Elizabeth Bear’s entire Eternal Sky trilogy is now sitting in a neat row on my bookshelf. I adored the first book and consumed the second one so quickly it went by in a blur of semi-divine horses and cool but unpronounceable names. Before I read Steles of the Sky (released on April 10th), it’s worth pausing to reconsider the middle book in what might be one of my favorite fantasy series in recent years.
In Shattered Pillars, Temur and his band of loyal and enigmatic followers continue their quest. But the quest is stranger and less certain than it used to be. Temur wants to save Edene, his horse-riding lady-love, but also reclaim his grandfather’s throne and oust his rival Qori Buqa. In a vast and fractured political landscape dominated by independent city-states, this turns out to be rather difficult. Much of Team Temur’s time is spend navigating the labyrinthine politics of foreign cultures in an attempt to amass a power base. And getting periodically attacked by assassins.
Meanwhile — and in some ways, Shattered Pillars is one, giant meanwhile — the world is growing darker and more complicated. The Bad Guy, al-Sepehr, sends his favorite assassin to infiltrate Qori Buqa’s court. In Tsarepheth, a new and very icky plague infiltrates the city and threatens to topple the ruling family. And Edene, the lady-love supposedly waiting for Temur to rescue her, is actually spending her time getting 1000% more awesome and terrifying. I won’t give it away, but the book opens with Edene walking across a desert accompanied by a sea of scorpions. I have this feeling like her rescue is not going to go according to Temur’s script.
Everything that I loved about Range of Ghosts is still here, and still fantastic: the way the skies change from culture to culture, the fellowship of unique and charismatic heroes, the clever reworking of West Asian history into a mythic landscape. The muscular, immersive sentences that few epic fantasy writers take the time to craft. The tough, intelligent, zero-bullshit female characters who aren’t just love interests or Female Warriors who are Just Like Men. Even if Shattered Pillars was about Temur and his friends taking a knitting class while the bad guy reconsidered his life choices, it would be worth reading.
But it’s also the middle book in a trilogy, which means it will never have the charm of a first book or the epic-ness of a final book. For one thing, Temur himself seemed to get buried among the horde of more experienced and colorful characters. I fell in love with Temur in the first few pages of Range of Ghosts, as he stumbled through an endless battlefield and watched his family’s moons go dark one by one. Alone, his motivations and tragedies felt powerful enough to move armies. In Shattered Pillars, I found myself thinking, Look, buddy, I know you’ve got important protagonist stuff to do or whatever, but there’s a demon plague in Tsarepheth that is a serious problem. Also Edene seems like she’d be a better candidate for world-conqueror.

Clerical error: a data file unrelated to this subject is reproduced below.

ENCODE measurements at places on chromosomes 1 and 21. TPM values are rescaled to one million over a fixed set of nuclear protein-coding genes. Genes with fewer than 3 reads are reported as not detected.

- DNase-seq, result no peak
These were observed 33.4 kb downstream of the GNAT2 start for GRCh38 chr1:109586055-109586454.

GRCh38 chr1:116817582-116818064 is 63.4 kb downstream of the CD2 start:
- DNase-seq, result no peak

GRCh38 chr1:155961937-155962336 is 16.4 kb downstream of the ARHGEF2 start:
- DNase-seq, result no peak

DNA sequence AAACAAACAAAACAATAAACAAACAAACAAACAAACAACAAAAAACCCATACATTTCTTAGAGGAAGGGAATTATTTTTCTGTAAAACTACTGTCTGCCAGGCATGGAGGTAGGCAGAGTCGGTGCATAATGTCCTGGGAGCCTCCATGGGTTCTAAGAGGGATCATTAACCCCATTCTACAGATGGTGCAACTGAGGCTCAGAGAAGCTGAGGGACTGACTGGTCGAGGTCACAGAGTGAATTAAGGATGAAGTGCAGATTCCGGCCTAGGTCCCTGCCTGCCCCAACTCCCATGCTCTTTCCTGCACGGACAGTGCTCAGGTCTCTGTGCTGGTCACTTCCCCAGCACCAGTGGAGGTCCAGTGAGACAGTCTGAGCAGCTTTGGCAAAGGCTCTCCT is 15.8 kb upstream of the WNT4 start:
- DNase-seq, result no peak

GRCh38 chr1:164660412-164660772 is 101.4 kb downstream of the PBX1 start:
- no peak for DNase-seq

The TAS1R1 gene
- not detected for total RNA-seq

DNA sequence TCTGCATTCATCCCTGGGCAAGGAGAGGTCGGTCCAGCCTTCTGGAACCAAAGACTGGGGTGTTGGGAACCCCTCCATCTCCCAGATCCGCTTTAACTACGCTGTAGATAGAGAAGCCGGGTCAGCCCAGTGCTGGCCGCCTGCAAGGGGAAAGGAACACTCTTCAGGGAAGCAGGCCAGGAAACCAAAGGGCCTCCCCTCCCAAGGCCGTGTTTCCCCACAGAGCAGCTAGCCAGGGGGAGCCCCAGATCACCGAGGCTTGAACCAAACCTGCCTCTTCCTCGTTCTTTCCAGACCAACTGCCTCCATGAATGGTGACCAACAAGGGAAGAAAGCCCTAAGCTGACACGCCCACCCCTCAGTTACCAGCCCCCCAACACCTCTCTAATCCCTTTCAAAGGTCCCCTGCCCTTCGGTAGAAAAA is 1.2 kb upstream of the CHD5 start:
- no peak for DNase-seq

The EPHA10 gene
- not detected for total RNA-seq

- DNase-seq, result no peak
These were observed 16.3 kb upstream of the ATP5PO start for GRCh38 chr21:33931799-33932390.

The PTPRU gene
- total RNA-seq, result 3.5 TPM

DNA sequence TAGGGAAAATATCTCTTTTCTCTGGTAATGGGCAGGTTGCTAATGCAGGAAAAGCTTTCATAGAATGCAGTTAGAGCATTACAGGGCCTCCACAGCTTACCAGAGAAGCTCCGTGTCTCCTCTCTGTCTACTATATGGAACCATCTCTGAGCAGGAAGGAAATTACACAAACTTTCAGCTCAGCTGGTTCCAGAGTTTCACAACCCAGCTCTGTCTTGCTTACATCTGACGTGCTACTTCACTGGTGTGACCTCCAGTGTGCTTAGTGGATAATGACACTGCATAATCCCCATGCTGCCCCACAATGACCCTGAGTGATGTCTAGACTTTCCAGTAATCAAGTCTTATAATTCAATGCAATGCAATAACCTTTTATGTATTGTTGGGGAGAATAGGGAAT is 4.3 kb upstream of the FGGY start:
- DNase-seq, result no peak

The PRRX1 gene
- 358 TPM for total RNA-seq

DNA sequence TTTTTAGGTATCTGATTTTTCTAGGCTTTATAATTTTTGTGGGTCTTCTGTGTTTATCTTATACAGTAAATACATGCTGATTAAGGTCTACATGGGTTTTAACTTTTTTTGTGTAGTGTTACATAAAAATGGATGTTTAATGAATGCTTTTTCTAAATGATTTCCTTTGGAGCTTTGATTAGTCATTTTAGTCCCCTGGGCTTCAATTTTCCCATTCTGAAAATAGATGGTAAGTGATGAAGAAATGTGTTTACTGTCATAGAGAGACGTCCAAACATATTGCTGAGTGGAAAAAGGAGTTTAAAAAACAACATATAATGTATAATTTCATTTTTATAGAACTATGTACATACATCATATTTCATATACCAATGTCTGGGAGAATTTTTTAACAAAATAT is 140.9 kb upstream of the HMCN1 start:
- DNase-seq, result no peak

Actually, that demon plague deserves a paragraph all its own. A sickness appears in the city and — spoiler alert, although if you’ve read this far without reading the book you kind of have it coming — it turns out the hacking cough eventually turns into a bad case of tiny-demon-crawling-out-of-your-lungs. It’s a fine piece of horror writing, because no one can read that without shuddering a little, which echoes the real horrors of thirteenth-century West Asia. The peoples along the Silk Road (Bear’s Celadon Highway) traded goods, ideas, and lots and lots of germs. Usually disease existed as a kind of unfortunate background noise, but sometimes it exploded onto center stage and changed the fates of nations and cultures (like, say, the Black Death). I love to see contagious disease given genuine historical agency.
In the end, Shattered Pillars did what it had to do: Made everything much, much worse for Team Temur. The world, it seems, is now poised on the brink of dissolution, destruction, and disease, and something even darker and more terrifying lurks beneath. Unless Steles of the Sky ends in some unbelievably stupid way — like Temur wakes up in Indiana and realizes it was all a dream, or Samarkar turns out to be an alien come to teach them all about gender equality, or one of my favorite characters dies — this is a series absolutely worth reading.